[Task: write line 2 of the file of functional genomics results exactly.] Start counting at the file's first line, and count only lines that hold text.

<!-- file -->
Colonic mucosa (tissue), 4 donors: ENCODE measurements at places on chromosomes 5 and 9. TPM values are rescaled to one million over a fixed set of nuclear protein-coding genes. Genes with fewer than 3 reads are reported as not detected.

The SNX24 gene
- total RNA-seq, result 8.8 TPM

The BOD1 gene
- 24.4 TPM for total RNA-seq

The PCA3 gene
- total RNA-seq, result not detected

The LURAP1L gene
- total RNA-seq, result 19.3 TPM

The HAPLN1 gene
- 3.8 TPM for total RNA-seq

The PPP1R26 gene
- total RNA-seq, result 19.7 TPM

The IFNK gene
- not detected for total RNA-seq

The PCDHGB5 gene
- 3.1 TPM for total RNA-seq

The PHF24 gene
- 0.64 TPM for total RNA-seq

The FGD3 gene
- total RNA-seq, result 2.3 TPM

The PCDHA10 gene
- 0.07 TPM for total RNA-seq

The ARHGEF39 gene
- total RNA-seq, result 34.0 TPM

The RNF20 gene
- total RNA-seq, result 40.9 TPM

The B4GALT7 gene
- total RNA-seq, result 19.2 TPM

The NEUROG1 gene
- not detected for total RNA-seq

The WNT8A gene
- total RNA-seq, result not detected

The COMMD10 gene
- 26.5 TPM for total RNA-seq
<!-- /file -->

The SNX24 gene